Matt Davies, GiGL Project and Data Development Manager
We always knew that iGiGL, our new online mapping interface, had great potential. Its value in allowing users to access our data without the need for desktop mapping software has already been recognised by Natural England and the Environment Agency. For no sooner had we launched iGiGL than they approached us about the possibility of extending its functionality.
GiGL is the lead partner in the resulting project to improve delivery of key river datasets via iGiGL. In so doing, we will be able to provide additional services to GiGL partners.
The project builds on the work of the Urban River Survey and London Rivers Action Plan (see inset). The overall aim is to secure an understanding of the ecological potential of all London’s urban rivers and to identify and prioritise locations and techniques for river restoration.
The Urban River Survey was developed by Dr Angela Boitsidis, Professor Angela Gurnell and Lucy Shuker of Queen Mary, University of London and is a scientific assessment method and suite of tools that supports the work of river managers in urban environments. The survey, which is a development of the Environment Agency’s River Habitat Survey, records information on the physical structure of 500m stretches of urban rivers and their margins.
The London Rivers Action Plan is a collaborative project to facilitate a programme of river restoration across the London and track progress towards the delivery of London Plan river restoration targets and good ecological potential. Nearly 100 projects have been identified with numerous large scale projects on the Lee, Wandle, Ravensbourne, Crane and Roding catchments.
Mapping the Urban River Survey and London Rivers Action Plan datasets on iGiGL will make analysis of both more simple. Having this information on iGiGL will make it possible to identify the best locations and types of river restoration to ensure the ‘good ecological potential’. In so doing, we will help ensure that London rivers meet the requirements of the Water Framework Directive and ensure enhanced biodiversity and ecosystem service outcomes. It will help inform green infrastructure planning decisions and advice given by our partner agencies, Natural England and the Environment Agency, and by borough planners.
Another partner in the project, Queen Mary University, have now completed entry of existing Urban River Survey data and have run a training workshop on the use of the urban rivers habitat survey tool for project partner staff, local government and civil society organisations. This should increase capacity for river surveys, so completing the coverage and helping ensure the legacy of the project.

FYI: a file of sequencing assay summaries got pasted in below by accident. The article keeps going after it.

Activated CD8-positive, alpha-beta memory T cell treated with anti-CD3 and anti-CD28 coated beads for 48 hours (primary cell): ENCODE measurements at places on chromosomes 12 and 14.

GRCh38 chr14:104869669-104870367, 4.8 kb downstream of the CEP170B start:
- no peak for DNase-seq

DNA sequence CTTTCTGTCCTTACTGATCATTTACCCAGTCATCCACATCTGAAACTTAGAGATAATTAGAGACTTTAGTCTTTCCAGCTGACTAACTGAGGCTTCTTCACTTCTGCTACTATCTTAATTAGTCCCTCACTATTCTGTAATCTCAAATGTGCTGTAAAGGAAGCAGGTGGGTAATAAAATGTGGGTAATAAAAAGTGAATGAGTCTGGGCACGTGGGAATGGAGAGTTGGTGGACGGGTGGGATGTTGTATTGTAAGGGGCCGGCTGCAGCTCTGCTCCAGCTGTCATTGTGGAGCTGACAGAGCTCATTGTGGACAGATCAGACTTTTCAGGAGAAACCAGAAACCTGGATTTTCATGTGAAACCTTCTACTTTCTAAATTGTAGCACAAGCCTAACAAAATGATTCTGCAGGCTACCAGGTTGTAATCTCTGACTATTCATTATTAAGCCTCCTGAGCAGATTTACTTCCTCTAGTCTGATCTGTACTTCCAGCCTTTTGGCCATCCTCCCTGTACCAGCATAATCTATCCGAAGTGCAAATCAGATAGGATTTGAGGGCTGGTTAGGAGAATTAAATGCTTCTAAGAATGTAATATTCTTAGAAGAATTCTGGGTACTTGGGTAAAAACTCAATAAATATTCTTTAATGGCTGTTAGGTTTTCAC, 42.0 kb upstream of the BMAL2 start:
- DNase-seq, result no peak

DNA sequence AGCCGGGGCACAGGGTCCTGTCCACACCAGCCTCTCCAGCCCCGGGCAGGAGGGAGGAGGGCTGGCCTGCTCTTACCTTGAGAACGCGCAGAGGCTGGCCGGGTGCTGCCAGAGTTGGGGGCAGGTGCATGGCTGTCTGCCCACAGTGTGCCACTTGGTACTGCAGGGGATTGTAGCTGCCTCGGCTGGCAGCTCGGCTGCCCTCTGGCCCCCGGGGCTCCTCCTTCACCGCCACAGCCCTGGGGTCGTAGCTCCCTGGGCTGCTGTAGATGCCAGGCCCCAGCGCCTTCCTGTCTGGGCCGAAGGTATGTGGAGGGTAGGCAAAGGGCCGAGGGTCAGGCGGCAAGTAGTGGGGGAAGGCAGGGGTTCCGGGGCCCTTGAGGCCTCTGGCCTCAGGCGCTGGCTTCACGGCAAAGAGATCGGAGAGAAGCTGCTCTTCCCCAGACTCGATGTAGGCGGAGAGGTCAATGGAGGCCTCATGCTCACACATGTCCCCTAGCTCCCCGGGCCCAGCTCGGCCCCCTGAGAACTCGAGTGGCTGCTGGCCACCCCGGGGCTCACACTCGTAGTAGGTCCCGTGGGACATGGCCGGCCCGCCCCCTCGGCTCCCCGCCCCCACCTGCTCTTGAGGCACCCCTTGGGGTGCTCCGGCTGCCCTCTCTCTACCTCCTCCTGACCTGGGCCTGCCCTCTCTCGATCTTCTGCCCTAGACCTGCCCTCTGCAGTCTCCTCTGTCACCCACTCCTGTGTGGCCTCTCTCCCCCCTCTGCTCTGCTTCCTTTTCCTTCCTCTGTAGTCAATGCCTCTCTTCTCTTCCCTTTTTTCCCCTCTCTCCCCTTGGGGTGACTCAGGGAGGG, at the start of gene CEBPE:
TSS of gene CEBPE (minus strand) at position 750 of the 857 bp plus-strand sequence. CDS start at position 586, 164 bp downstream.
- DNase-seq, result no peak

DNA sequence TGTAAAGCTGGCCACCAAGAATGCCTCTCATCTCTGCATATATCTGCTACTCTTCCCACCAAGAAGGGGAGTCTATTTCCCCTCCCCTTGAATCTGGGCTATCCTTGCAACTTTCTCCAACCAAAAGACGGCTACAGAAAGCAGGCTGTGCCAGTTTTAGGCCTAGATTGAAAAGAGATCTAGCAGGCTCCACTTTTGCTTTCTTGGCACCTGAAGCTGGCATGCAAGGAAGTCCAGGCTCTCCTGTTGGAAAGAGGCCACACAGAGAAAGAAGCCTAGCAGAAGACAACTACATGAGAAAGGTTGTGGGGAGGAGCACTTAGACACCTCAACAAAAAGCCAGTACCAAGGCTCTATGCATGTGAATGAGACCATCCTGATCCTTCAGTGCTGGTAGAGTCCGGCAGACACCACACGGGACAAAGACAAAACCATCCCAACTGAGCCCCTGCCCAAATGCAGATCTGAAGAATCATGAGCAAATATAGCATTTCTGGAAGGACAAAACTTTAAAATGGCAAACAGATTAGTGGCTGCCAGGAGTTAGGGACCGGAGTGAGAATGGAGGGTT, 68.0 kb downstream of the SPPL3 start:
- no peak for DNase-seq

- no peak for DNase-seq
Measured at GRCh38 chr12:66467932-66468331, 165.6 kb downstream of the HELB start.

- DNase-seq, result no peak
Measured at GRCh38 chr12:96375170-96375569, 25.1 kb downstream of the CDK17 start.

Here at GiGL, we are busy preparing data for display on the web, and have commissioned exeGesIS, our GIS consultants, to undertake further development of iGiGL. Work is on-going and will result in:
• Log-in access controls – so only appropriate users, including GiGL partners, can see the new datasets
• A content management system that will allow GiGL staff to upload and refresh the data
• GiGL partners being able to download the datasets
• The ability of certain registered users to edit the datasets on-line (for example, to update the status of a project)
• The ability to alert registered users to updates
I am very excited about these developments and I look forward to being able to share the enhanced version of iGiGL with you in the near future. Above and beyond river data, I think that the mapping interface has huge potential for enhancing the broader delivery of London’s environmental data, to both the general public and professional audiences, and firmly believe this is just the beginning.
If you have been inspired by what you have read and have suggestions for future development of iGiGL, please contact email@example.com.
This was a partnership project between Natural England, Queen Mary, University of London, University of Sheffield, Environment Agency and software developers Untyped Ltd.